Mowat-Wilson syndrome (MWS; OMIM#235730) is a genetic disease caused by heterozygous mutations or deletions of the ZEB2 gene,1,2 and characterized by typical face, epilepsy, moderate-to-severe mental retardation, and variable congenital malformations, including Hirschsprung disease (HSCR), agenesis of the corpus callosum (ACC), congenital heart disease (CHD), genital anomalies (particularly hypospadias in males), and eye defects. Since the first delineation by Mowat et al. (1998), more then 200 patients with ZEB2 mutations, deletions or cytogenetic abnormalities have been reported primarily from Northern Europe, Australia, Italy and the United States, and over 100 mutations have been described.3-17
Congenital malformations typical of this syndrome call for early diagnostic investigations and surgical resolutions; general anesthesia is required for diagnostic and surgical procedures, both in election and in emergency, but few information about anesthesiologic management is available.9
The aim of our study was to collect retrospective data on general anesthesia interviewing a large numbered group of Italian patients with MWS, assess the anesthesiologic outcomes and identify the conditions that required general anesthesia; aware of the fact that few clinical data would be derived from this interview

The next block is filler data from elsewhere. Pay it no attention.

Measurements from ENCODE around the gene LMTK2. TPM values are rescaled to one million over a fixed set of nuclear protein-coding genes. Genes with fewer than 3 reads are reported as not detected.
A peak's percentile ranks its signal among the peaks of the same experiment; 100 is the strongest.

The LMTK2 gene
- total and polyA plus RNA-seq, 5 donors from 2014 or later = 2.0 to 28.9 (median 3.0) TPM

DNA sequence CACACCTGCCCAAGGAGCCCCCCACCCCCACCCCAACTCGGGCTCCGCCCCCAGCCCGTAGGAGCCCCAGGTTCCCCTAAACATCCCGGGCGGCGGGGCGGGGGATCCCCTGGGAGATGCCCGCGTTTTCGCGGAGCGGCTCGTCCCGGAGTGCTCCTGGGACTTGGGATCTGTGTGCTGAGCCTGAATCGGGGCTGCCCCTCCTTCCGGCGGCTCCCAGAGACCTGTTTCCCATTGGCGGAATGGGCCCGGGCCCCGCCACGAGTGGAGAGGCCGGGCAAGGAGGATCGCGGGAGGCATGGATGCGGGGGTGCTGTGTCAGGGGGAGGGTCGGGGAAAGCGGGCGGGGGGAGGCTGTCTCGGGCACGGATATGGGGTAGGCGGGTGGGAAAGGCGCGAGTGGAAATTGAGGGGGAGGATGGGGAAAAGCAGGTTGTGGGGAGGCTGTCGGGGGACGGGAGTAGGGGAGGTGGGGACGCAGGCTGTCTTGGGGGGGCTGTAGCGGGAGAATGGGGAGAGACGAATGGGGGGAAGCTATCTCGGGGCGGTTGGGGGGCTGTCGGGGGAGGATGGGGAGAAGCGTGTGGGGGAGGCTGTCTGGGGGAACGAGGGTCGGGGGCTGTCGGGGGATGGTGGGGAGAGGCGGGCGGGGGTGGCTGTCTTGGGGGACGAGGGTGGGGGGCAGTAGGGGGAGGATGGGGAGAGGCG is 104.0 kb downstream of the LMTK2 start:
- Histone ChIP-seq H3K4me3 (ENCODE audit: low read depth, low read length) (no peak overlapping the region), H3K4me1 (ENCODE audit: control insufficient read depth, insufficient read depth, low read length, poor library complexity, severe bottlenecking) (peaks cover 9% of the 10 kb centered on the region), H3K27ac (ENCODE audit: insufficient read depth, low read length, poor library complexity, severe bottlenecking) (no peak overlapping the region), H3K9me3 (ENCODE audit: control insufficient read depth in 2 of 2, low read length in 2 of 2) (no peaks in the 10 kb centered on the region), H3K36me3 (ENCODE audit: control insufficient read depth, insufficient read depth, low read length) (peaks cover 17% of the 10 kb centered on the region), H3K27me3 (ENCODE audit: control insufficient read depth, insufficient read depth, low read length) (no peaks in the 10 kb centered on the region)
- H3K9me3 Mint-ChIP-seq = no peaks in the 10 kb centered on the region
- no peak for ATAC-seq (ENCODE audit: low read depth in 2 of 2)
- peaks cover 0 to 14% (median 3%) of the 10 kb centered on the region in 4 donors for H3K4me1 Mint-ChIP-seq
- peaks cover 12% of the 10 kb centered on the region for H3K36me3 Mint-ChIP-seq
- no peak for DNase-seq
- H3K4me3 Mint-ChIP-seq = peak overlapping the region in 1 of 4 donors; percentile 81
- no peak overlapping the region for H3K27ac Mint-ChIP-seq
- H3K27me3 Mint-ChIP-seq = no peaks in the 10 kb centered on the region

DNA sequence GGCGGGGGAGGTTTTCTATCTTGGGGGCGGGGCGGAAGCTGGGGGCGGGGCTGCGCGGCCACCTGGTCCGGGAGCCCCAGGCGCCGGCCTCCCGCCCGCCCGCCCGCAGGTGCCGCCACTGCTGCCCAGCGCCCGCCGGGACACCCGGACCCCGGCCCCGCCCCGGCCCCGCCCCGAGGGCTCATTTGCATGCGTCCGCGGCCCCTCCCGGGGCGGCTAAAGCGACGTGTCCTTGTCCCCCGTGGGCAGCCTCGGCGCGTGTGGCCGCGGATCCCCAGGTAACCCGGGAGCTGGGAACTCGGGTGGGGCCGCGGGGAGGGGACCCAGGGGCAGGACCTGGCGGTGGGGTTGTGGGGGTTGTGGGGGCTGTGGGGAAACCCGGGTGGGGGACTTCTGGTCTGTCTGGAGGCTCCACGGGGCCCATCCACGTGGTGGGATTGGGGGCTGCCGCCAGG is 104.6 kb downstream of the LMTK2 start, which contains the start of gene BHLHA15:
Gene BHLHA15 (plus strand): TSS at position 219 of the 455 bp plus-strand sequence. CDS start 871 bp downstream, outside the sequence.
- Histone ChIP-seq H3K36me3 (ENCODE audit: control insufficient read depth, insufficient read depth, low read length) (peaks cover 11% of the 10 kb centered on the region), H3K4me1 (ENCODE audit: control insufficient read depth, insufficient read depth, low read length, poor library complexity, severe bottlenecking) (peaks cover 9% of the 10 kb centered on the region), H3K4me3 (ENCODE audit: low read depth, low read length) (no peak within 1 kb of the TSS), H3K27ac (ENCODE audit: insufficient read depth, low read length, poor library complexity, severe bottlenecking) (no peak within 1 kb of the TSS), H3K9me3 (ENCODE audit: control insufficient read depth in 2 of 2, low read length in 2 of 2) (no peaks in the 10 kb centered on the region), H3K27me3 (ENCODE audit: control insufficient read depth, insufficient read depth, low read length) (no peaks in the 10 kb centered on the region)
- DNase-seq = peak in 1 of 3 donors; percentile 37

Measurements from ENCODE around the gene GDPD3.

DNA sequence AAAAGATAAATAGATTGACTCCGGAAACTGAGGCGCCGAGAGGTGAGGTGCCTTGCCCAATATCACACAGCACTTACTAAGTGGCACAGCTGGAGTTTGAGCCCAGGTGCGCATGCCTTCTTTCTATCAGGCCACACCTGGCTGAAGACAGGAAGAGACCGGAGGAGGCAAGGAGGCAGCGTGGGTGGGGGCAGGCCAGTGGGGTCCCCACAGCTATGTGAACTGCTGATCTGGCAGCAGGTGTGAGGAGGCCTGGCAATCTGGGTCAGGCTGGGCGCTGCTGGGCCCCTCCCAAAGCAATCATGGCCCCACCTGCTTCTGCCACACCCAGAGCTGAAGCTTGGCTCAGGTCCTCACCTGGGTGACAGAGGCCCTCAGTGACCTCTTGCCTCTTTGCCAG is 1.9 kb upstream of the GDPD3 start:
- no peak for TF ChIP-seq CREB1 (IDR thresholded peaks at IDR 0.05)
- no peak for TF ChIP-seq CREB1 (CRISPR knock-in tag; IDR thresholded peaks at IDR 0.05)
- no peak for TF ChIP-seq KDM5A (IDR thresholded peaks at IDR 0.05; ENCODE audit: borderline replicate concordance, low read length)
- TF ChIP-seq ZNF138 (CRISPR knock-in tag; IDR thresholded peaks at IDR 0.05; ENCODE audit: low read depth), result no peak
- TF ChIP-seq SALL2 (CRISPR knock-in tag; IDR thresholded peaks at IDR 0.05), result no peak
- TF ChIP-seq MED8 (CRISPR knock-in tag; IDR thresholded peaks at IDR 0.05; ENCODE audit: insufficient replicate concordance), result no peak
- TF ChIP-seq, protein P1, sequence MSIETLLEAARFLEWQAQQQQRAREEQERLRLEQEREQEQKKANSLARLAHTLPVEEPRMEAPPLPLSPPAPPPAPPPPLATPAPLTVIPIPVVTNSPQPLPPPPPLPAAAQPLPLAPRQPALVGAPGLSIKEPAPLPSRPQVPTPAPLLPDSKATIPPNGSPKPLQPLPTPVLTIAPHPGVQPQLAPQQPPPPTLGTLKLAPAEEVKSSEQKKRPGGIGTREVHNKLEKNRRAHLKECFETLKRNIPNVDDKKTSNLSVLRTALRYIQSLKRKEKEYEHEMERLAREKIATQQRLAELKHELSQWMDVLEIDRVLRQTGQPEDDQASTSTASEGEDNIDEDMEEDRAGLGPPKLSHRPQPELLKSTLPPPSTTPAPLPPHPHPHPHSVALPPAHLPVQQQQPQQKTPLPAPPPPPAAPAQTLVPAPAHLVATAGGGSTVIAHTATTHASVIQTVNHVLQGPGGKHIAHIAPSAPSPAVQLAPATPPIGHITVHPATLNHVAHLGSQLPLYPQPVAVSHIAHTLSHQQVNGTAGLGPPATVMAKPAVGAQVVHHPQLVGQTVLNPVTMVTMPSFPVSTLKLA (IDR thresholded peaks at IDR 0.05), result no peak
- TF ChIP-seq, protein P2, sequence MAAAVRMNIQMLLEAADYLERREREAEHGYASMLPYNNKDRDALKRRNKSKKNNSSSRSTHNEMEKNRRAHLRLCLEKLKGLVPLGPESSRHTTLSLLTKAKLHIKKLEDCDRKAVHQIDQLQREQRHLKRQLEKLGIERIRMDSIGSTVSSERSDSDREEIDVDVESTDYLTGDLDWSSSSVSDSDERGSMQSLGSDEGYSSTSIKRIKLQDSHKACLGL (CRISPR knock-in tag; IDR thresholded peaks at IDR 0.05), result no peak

Materials and Methods
A retrospective cohort study design was performed with questionnaire was sent to the parents using the mailing list of the Italian association of the Mowat-Wilson Syndrome. Thirty six questionnaires were sent out in total and each questionnaire included 16 open questions about age, type of surgery/diagnostic test requiring general anesthesia and outcome of the procedure. Some questions relating to the perception of the families about the knowledge of the disease by the anesthesiologist were also included. All of the families who initially replied to the questionnaire by mail were then contacted by phone for an additional semistructured interview.
Furthermore a further call was necessary to obtain clinical data such as the hospital stay from the clinical documentation in the possession of the families.
We have collected questionnaires from 11 patients with MWS on thirty six.
A total of 37 anesthesiologic procedures was reported in 11 patients; in all cases, anesthesia was required in relation to various type of surgery and diagnostic procedures (Table 1).
The age of surgery and diagnostic procedures is reported in Figure 1.
The more common operations were the following: gastrointestinal surgeries (27%); diagnostic investigation, mainly MRI (24,3%); cardiac surgeries (16,2%); orchiopexy/orchiectomy of a cryptorchid testicle (13,5%); hypospadias correction (5,4%) (Figure 2). Unfortunately it was not possible to derive from the interviews the duration of the single surgical and instrumental procedures.
75.7% of families reported that the anesthesiologists were not aware of the syndrome; nevertheless, 43.2% of parents declared that they have been sufficiently reassured by the competence of the physician to trust him/her, even if we do not have data that attest to the clinical experience of anesthetists with pediatric patients.